[To read more StogieGuys.com cigar reviews, please click here.]

Patrick A

photo credit: Stogie Guys

Quick Smoke: Tatuaje L’Espirit de Vérité 2008

31 Jan 2016

Each Saturday and Sunday we’ll post a Quick Smoke: not quite a full review, just our brief take on a single cigar.

TatuajeLaVerite2008

Here’s a throwback: a robusto from the original Tatuaje La Vérité release, which represented an ambitious use of aspects of wine by adopting future sales pricing, single vintage tobaccos, and tobacco sourced from a single farm. Back in 2009, when my colleague reviewed a pre-release edition, he predicted it would age well, so today I’m checking out what the better part of a decade did for this cigar. Construction is flawless, with age producing a sharp, even burn. The dominant flavors on this medium-bodied smoke are mild oak and light spice, although there is a slightly tannic, bitter element towards the final third. Most unique is the notably clean and crisp finish. This is a well-made, unique, and enjoyable cigar, but I don’t think it ever fully lived up to the grandiose expectations. Even with age it is easily surpassed by the 2009 La Vérité releases.

Verdict = Buy.

Patrick S

photo credit: Stogie Guys

Quick Smoke: Illusione *R* Rothchildes

30 Jan 2016

Each Saturday and Sunday we’ll post a Quick Smoke: not quite a full review, just our brief verdict on a single cigar of “buy,” “hold,” or “sell.”

Rothchildes

I often get asked to recommend cigars with great flavor, low price points, and relatively wide availability. My response always includes the *R* Rothchildes (4.5 x 50) from Illusione, which was released in 2013—and has maintained a welcome home in my humidor ever since. For only $4, you get a balanced, medium-bodied profile with floral notes, cocoa, black pepper, sweet cream, and roasted nuts. *R* Rothchildes is made at Tabacos Valle de Jalapa S.A. (TABSA) in Nicaragua with a Mexican San Andrés wrapper around Nicaraguan binder and filler tobaccos. Get yourself a box of 50 and keep them on hand for just about any occasion—or no occasion at all.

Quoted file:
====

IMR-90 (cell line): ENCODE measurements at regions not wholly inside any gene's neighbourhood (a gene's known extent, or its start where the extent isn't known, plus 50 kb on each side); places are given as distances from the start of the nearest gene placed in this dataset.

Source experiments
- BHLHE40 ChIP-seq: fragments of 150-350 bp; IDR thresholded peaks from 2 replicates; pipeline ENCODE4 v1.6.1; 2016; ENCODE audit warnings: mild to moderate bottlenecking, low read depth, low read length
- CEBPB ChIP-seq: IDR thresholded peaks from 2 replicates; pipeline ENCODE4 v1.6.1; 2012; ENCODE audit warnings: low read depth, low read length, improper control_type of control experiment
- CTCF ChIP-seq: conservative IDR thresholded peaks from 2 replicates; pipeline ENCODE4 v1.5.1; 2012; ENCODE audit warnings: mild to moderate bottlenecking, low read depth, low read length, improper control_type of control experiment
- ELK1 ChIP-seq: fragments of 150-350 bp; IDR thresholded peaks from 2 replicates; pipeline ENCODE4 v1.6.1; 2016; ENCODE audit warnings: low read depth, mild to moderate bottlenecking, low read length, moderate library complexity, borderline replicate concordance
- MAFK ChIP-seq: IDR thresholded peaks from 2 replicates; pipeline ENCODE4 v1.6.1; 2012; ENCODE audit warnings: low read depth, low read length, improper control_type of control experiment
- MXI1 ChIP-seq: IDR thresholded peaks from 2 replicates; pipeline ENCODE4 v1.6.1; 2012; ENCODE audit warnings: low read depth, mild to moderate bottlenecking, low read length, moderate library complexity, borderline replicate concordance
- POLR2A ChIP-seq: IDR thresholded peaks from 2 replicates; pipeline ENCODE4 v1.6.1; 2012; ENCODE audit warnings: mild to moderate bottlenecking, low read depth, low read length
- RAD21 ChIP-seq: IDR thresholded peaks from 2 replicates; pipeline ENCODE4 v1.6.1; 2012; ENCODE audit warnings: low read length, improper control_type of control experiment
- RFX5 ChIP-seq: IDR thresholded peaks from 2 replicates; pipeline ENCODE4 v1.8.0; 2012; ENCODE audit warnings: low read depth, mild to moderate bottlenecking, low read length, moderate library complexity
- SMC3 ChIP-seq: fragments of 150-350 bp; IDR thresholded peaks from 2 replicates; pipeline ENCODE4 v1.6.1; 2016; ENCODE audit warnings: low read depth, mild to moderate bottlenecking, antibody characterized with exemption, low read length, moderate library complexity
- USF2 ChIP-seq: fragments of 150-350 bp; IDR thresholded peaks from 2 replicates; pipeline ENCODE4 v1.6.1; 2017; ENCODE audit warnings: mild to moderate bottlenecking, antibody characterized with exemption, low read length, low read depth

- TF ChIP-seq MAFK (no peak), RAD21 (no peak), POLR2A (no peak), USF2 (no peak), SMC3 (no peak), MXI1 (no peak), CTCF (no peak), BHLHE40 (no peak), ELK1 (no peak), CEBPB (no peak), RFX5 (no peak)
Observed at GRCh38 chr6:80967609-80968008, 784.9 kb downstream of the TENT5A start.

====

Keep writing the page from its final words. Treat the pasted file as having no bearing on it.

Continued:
Verdict = Buy.

Patrick A

photo credit: Stogie Guys

Stogie Guys Friday Sampler No. 464

29 Jan 2016

As we have since July 2006, each Friday we’ll post a mixed bag of quick cigar news and other items of interest. Below is our latest Friday Sampler.

Cuba

1) Relations between Cuba and the United States continue to make incremental progress toward normalization. This week, the “Obama administration announced new Cuban regulations that allow financing of authorized exports to the island and more exceptions to the embargo,” reports the Miami Herald. “The new regulations, which went into effect Wednesday, not only allow financing of authorized exports but also expand the types of exports that will generally be approved as well as those that may be sent to the island on a case-by-case basis if Treasury’s Office of Foreign Assets Control determines such products meet ‘the needs of the Cuban people.’” This development follows the formal restoration of diplomatic relations, including the re-establishment of embassies in Washington and Havana, and an executive order from President Obama making legal travel to Cuba easier. Obama has also called on Congress to end the trade embargo. Currently, legal visitors to Cuba are allowed to bring up to $100 worth of Cuban cigars back to the U.S.; an outright end to the embargo, however, would unquestionably herald drastic, long-lasting changes for the cigar industry, as well as present new challenges and opportunities.

2) Altadis has announced Yargüera H. Upmann, a blend named for a new hybrid tobacco seed that’s exclusive to a Honduran farm of the same name. Three sizes will be available in the $8.50 to $9.25 range, each with a Yargüera ’13 Tapado wrapper, Criollo ’98 binder, and sun-grown Yargüera ’13 and Criollo ’98 fillers. “We are thrilled to announce Yargüera H. Upmann, as the first project for this Honduran Estate Tobacco,” said Altadis in a press release. “There is such a heritage connection between both Yargüera and H. Upmann as they both originated from Cuba. Cigar enthusiasts will enjoy not only Yargüera H. Upmann, but the tobacco brand in general as this is just the start.”